Even though it might seem simple, words of affirmation are great ways to encourage your parishioners to be thankful. One way to teach gratitude is by giving people a list of Thanksgiving Bible verses to read back to the Lord. Repeating God’s truth back to God reminds each believer of the deep truth scripture holds for us. You can even encourage your members to write these truths out and give it to others in your parish or community. Here’s a list of Bible references to get you started.

  • 1 Chronicles 16:34
  • Ezra 3:11
  • Psalm 7:17
  • Psalm 100:4
  • Jeremiah 30:19
  • 1 Corinthians 1:4
  • Ephesians 5:4
  • Philippians 4:6
  • 1 Thessalonians 5:18

Give Gifts to Teach Gratitude

Making small gifts that have Bible verses about gratitude attached to them is another strategic way parishioners can show their gratitude. Here’s a list of ways to use these gifts:

  • Hand out small gifts to each person in your parish
  • Provide necessities to those in need in your community
  • Serve families with whatever gift they may need in whatever season they are in (elderly couples, new families, families who just lost a job, etc.)

If you try any of these ideas, we’d love to hear from you.  Contact us and let us know how it goes!

Below is an excerpt from the new book Becoming a Welcoming Church. Your parish can become more welcoming, because regardless of how welcoming you may think it already is there are always ways you can improve.

Here are some simple adjustments that cost little to nothing that will have great results:

  1. Check the website – Your parish’s website is its front door to guests. The content and design need to be focused on them, not on the members.
  2. Do a facility audit – A dirty or unkempt children’s area will turn guests away from your church.
  3. Train a welcome team – It doesn’t take a lot of work to train a welcome team. It just takes intentionality.
  4. Keep greeters in the worship center – Door greeters are great but having someone to greet those in the worship center may be more important.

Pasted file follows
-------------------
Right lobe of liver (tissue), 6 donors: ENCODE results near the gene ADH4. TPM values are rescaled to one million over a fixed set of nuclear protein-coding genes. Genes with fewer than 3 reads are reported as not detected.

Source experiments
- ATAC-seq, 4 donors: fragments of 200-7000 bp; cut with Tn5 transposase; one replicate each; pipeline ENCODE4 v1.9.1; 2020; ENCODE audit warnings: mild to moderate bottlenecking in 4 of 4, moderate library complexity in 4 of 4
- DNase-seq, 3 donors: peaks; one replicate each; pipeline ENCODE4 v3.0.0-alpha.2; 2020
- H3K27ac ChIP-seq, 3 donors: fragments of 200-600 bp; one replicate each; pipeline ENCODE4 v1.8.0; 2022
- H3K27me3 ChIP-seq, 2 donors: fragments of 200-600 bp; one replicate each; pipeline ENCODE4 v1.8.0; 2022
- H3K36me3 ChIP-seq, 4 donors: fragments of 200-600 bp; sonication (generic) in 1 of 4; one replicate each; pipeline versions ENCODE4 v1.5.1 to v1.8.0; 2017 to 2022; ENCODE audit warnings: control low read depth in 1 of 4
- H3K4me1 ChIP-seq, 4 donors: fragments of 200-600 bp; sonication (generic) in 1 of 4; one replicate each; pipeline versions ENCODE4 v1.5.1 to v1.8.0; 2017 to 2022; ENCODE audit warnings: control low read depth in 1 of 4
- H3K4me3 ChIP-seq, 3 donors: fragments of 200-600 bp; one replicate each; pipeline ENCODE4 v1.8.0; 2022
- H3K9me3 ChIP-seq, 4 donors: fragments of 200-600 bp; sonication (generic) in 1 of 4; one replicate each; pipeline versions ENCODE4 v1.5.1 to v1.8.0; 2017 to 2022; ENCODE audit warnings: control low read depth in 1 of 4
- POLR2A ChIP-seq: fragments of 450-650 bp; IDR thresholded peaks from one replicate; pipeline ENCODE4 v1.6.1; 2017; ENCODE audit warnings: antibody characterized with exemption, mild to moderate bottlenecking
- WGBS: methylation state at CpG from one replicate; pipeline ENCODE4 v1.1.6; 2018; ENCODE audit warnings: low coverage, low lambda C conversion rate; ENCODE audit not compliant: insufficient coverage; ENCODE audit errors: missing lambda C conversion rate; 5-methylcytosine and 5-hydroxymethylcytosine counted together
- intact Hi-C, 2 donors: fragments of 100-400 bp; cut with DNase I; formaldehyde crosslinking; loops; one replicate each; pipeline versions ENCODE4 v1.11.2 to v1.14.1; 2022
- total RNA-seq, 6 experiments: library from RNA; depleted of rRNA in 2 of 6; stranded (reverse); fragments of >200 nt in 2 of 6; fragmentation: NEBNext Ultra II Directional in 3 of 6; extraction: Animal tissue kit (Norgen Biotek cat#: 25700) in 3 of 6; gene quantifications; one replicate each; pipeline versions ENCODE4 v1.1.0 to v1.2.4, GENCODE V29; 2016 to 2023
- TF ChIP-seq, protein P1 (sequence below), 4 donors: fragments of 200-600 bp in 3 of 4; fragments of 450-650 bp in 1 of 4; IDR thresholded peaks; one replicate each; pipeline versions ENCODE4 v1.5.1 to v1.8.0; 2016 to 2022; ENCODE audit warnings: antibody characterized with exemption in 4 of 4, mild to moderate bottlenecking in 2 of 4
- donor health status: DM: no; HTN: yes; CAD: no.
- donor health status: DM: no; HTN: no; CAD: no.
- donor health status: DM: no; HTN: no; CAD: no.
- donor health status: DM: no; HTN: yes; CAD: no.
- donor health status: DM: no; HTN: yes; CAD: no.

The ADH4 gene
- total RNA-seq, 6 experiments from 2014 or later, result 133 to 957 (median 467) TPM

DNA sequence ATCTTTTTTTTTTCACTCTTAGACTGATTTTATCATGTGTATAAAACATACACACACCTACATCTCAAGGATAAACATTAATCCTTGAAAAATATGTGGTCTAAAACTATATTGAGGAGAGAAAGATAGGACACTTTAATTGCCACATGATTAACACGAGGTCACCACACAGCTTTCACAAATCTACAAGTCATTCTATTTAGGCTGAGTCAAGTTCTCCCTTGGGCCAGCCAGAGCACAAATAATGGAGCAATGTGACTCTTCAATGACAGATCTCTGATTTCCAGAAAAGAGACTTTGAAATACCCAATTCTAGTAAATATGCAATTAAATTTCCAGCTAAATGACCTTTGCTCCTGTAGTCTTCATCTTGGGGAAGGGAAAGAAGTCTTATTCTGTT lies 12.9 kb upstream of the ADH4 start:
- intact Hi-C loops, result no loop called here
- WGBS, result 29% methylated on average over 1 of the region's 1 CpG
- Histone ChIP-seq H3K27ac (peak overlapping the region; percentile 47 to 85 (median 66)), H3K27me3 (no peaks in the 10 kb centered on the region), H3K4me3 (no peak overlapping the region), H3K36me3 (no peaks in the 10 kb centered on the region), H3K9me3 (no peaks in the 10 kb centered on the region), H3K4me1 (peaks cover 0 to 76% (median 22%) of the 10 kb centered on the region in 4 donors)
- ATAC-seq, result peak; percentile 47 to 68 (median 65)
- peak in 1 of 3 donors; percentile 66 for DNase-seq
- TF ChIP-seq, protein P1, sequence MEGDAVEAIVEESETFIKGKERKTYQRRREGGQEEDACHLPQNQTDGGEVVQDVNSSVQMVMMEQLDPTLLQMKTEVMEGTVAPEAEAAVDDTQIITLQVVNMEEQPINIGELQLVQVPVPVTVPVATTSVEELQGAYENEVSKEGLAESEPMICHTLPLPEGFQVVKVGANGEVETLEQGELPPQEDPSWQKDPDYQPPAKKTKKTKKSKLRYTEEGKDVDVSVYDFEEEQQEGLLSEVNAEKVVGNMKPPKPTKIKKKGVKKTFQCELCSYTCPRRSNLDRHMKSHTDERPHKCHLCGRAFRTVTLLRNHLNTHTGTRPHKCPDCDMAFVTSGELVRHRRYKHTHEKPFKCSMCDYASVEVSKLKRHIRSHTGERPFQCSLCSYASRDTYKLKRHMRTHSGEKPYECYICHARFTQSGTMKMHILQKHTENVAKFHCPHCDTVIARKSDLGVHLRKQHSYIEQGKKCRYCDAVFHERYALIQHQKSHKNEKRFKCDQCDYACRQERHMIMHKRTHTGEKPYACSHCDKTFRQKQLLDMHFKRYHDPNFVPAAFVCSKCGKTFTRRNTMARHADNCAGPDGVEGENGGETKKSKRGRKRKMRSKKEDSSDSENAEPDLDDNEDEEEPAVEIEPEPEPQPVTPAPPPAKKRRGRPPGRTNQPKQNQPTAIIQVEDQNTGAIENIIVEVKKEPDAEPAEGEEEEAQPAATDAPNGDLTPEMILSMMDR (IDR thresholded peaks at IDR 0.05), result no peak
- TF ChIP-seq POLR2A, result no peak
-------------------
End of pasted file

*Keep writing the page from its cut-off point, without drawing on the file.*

5. Paint a room – sometimes a new coat of paint can make all the difference. It makes a statement.
  6. Get some inexpensive (plastic) signs – you need signage inside and outside of the building for directions and encouragement.  Some examples include signs for parking, guest parking, nursery, pre-school, restrooms, thanks for visiting, you are now entering the mission field and so forth.

Resources for more ideas:

Is your parish ready to become more welcoming?  Contact a ParishSOFT Sales Consultantto find out how to manage your parish guests and to help you make them full-time parishioners.

Looking for ways to keep your parish staff inspired and eager to spread the Gospel? Recognizing individual value is a great place to start, but truly motivating a group of parish employees and volunteers can be more involved than anniversary dinners and thank you notes.

Today’s parish staff is often a mix of generations, and your challenge is to inspire them to work well together. While that may seem daunting, it doesn’t have to be. Creating clear goals, understanding how each person contributes towards them, and providing the right tools for the job can help each staff member achieve satisfaction and look forward to work.

ParishSOFT has been working in ministry for over two decades, so we thought we’d help you out (from experience) by creating a list of seven ways to motivate parish staff. We came up with seven that we think work really well. Go ahead, get inspired.

1. Encourage Staff to use their Spiritual Gifts